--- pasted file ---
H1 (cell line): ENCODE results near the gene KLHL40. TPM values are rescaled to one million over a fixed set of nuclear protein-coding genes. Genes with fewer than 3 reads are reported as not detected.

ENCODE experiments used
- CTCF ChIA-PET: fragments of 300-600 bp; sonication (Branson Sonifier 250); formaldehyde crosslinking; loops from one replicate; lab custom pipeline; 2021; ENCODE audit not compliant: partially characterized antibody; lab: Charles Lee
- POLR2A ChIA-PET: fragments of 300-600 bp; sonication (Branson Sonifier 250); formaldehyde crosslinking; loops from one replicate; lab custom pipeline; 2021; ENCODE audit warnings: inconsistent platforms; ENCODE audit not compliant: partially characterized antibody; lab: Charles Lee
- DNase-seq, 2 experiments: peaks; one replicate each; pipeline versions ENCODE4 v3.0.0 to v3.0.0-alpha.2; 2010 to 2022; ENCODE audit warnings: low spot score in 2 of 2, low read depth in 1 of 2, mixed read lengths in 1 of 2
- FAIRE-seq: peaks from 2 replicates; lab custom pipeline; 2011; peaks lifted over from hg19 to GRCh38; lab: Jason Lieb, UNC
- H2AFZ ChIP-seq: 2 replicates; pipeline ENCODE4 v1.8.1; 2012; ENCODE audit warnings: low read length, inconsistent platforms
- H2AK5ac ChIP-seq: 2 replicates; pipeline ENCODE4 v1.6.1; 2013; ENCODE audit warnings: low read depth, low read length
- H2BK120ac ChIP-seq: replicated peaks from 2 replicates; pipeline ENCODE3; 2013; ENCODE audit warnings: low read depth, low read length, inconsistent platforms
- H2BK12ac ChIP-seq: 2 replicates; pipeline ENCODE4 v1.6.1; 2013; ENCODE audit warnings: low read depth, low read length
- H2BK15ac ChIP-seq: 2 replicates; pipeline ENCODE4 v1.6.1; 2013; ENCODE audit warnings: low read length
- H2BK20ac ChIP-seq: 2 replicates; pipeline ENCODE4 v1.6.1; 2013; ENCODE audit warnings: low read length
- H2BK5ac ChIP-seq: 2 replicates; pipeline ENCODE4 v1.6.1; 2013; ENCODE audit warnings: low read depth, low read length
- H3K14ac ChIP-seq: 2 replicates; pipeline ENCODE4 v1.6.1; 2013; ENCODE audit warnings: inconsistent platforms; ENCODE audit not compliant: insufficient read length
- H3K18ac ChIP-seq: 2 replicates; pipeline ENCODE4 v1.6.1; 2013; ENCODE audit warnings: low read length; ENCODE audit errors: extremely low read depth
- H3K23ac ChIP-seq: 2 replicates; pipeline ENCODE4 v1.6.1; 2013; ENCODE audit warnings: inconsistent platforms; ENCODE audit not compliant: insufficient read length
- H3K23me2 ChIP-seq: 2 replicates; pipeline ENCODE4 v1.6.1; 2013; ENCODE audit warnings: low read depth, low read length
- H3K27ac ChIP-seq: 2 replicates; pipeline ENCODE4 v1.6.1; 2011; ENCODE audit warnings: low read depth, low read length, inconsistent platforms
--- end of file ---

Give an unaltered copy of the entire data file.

H1 (cell line): ENCODE results near the gene KLHL40. TPM values are rescaled to one million over a fixed set of nuclear protein-coding genes. Genes with fewer than 3 reads are reported as not detected.

ENCODE experiments used
- CTCF ChIA-PET: fragments of 300-600 bp; sonication (Branson Sonifier 250); formaldehyde crosslinking; loops from one replicate; lab custom pipeline; 2021; ENCODE audit not compliant: partially characterized antibody; lab: Charles Lee
- POLR2A ChIA-PET: fragments of 300-600 bp; sonication (Branson Sonifier 250); formaldehyde crosslinking; loops from one replicate; lab custom pipeline; 2021; ENCODE audit warnings: inconsistent platforms; ENCODE audit not compliant: partially characterized antibody; lab: Charles Lee
- DNase-seq, 2 experiments: peaks; one replicate each; pipeline versions ENCODE4 v3.0.0 to v3.0.0-alpha.2; 2010 to 2022; ENCODE audit warnings: low spot score in 2 of 2, low read depth in 1 of 2, mixed read lengths in 1 of 2
- FAIRE-seq: peaks from 2 replicates; lab custom pipeline; 2011; peaks lifted over from hg19 to GRCh38; lab: Jason Lieb, UNC
- H2AFZ ChIP-seq: 2 replicates; pipeline ENCODE4 v1.8.1; 2012; ENCODE audit warnings: low read length, inconsistent platforms
- H2AK5ac ChIP-seq: 2 replicates; pipeline ENCODE4 v1.6.1; 2013; ENCODE audit warnings: low read depth, low read length
- H2BK120ac ChIP-seq: replicated peaks from 2 replicates; pipeline ENCODE3; 2013; ENCODE audit warnings: low read depth, low read length, inconsistent platforms
- H2BK12ac ChIP-seq: 2 replicates; pipeline ENCODE4 v1.6.1; 2013; ENCODE audit warnings: low read depth, low read length
- H2BK15ac ChIP-seq: 2 replicates; pipeline ENCODE4 v1.6.1; 2013; ENCODE audit warnings: low read length
- H2BK20ac ChIP-seq: 2 replicates; pipeline ENCODE4 v1.6.1; 2013; ENCODE audit warnings: low read length
- H2BK5ac ChIP-seq: 2 replicates; pipeline ENCODE4 v1.6.1; 2013; ENCODE audit warnings: low read depth, low read length
- H3K14ac ChIP-seq: 2 replicates; pipeline ENCODE4 v1.6.1; 2013; ENCODE audit warnings: inconsistent platforms; ENCODE audit not compliant: insufficient read length
- H3K18ac ChIP-seq: 2 replicates; pipeline ENCODE4 v1.6.1; 2013; ENCODE audit warnings: low read length; ENCODE audit errors: extremely low read depth
- H3K23ac ChIP-seq: 2 replicates; pipeline ENCODE4 v1.6.1; 2013; ENCODE audit warnings: inconsistent platforms; ENCODE audit not compliant: insufficient read length
- H3K23me2 ChIP-seq: 2 replicates; pipeline ENCODE4 v1.6.1; 2013; ENCODE audit warnings: low read depth, low read length
- H3K27ac ChIP-seq: 2 replicates; pipeline ENCODE4 v1.6.1; 2011; ENCODE audit warnings: low read depth, low read length, inconsistent platforms